Tery Laughlin looked for all the world like a welfare-reform success story. A 24-year-old mother of three, she progressed smartly through a series of work experience programs. In November 1997, she landed a public-sector job as a receptionist and data-entry clerk. Motivated and sharp, she impressed her supervisors and became active in community affairs, emerging as a candidate for he mayor's welfare-reform board.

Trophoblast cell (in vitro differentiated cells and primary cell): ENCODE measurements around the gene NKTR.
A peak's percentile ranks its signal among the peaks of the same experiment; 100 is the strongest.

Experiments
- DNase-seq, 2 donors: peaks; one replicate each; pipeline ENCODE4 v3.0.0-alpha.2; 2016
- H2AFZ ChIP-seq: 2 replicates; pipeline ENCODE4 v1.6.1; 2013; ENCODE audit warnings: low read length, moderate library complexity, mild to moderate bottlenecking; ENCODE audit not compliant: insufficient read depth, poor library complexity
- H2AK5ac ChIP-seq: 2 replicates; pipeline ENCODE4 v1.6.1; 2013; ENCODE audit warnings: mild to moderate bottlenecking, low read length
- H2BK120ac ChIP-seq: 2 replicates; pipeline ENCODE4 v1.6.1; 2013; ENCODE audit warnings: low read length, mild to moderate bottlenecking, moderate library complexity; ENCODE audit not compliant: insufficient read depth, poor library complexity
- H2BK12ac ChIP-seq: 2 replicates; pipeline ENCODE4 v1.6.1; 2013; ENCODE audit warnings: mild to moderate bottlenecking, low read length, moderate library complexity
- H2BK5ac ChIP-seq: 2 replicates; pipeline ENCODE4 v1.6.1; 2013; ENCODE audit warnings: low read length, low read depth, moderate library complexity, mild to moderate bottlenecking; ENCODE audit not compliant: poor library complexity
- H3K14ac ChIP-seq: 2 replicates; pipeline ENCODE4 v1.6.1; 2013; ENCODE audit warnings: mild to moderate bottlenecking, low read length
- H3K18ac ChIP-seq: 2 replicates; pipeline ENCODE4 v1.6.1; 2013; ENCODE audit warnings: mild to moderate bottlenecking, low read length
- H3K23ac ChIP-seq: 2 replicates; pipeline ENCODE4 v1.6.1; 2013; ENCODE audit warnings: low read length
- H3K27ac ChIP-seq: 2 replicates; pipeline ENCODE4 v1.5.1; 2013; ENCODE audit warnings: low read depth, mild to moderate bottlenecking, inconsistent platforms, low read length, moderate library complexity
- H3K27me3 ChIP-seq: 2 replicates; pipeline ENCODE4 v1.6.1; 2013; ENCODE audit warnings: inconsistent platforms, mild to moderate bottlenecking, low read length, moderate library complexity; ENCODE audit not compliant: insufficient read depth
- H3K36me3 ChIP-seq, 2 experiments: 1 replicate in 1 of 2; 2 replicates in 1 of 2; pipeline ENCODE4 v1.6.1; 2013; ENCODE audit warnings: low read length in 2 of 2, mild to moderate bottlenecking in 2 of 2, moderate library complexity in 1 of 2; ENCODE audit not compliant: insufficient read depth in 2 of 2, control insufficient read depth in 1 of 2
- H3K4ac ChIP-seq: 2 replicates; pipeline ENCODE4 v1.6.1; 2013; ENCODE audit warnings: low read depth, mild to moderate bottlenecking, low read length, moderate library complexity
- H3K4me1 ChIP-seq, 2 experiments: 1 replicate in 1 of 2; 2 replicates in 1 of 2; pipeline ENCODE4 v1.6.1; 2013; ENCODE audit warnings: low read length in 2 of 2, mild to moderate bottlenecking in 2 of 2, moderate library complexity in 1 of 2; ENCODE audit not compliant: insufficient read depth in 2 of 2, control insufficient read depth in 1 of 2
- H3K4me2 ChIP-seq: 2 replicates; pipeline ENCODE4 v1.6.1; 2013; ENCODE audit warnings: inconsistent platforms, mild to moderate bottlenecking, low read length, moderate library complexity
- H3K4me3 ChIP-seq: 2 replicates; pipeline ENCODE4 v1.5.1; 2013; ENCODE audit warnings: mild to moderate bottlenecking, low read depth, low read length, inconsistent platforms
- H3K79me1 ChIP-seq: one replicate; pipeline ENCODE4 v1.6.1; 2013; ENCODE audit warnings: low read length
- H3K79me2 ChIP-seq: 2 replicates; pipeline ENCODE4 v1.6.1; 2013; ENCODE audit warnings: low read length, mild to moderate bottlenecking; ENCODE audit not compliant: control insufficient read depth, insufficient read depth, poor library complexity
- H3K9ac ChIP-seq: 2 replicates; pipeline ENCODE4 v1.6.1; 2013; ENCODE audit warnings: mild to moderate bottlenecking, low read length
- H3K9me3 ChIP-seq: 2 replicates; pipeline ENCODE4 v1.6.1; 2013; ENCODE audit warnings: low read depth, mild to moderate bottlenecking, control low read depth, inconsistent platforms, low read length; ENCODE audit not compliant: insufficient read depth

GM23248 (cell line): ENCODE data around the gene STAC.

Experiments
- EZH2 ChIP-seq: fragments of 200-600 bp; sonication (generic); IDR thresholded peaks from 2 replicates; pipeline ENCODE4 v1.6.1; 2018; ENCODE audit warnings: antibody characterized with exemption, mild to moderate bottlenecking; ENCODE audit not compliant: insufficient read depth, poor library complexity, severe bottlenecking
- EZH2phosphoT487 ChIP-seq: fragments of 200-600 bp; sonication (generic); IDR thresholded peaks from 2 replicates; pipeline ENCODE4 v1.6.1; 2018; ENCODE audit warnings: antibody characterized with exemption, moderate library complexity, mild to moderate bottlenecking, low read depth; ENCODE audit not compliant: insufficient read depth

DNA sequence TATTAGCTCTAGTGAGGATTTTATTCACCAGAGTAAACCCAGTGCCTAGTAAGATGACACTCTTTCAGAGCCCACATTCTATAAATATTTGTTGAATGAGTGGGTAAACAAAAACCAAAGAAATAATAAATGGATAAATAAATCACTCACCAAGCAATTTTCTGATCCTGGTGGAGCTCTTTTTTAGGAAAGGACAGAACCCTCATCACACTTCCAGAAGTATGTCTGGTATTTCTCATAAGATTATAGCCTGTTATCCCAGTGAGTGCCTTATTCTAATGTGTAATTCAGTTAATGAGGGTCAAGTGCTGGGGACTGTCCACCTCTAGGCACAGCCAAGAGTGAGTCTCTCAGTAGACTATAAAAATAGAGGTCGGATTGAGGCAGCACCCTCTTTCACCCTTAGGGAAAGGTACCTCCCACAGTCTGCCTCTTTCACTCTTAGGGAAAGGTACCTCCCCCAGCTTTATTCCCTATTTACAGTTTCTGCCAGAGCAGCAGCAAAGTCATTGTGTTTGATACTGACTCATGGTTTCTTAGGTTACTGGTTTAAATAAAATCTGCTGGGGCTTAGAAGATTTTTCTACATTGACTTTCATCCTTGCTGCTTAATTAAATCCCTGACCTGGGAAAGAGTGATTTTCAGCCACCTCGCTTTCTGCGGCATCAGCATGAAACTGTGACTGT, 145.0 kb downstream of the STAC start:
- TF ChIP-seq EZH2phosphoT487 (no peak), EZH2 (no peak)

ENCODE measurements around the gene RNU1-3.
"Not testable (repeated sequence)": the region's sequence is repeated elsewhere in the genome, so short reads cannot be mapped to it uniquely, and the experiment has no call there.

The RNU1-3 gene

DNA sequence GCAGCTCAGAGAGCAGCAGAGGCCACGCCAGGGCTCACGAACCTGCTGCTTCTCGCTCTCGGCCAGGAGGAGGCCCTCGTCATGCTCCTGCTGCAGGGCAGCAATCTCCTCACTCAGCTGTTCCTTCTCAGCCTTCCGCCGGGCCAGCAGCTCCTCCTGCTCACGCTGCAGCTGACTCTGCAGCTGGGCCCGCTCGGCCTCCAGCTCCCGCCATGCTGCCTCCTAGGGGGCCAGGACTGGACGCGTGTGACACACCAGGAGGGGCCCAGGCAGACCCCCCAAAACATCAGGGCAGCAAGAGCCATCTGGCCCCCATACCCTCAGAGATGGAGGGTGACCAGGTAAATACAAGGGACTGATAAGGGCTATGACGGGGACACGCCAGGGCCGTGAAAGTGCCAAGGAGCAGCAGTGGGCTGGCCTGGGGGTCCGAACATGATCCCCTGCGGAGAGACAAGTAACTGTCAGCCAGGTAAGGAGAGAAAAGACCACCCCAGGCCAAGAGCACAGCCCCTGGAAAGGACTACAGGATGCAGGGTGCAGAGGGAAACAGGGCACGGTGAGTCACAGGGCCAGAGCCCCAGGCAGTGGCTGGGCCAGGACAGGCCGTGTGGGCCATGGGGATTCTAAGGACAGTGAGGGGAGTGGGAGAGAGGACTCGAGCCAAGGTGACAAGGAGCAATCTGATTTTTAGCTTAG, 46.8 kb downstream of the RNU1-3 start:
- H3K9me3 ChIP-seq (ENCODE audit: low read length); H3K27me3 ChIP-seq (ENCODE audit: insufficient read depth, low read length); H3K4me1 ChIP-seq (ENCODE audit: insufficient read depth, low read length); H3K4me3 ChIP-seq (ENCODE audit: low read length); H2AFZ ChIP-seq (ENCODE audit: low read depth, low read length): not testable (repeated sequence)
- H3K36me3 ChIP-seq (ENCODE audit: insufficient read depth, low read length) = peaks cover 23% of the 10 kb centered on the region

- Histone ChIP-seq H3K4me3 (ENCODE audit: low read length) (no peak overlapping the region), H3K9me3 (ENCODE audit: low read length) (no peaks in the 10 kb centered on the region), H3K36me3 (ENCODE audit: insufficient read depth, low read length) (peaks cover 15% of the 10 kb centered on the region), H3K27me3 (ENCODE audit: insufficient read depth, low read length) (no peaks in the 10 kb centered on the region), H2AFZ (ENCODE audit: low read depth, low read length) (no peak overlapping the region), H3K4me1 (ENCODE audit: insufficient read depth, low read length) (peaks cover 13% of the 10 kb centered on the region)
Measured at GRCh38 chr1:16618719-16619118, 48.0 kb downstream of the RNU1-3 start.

Things appeared to be looking up, but Laughlin was wearing down. When her children (who range from one to four years old) got sick, she had to stay home with them. Her son's nursery school closed at noon several times this spring because of snowstorms, forcing her to take afternoons off. Laughlin made the daily journey from home to day care to work on the buss; when busses were late, so was she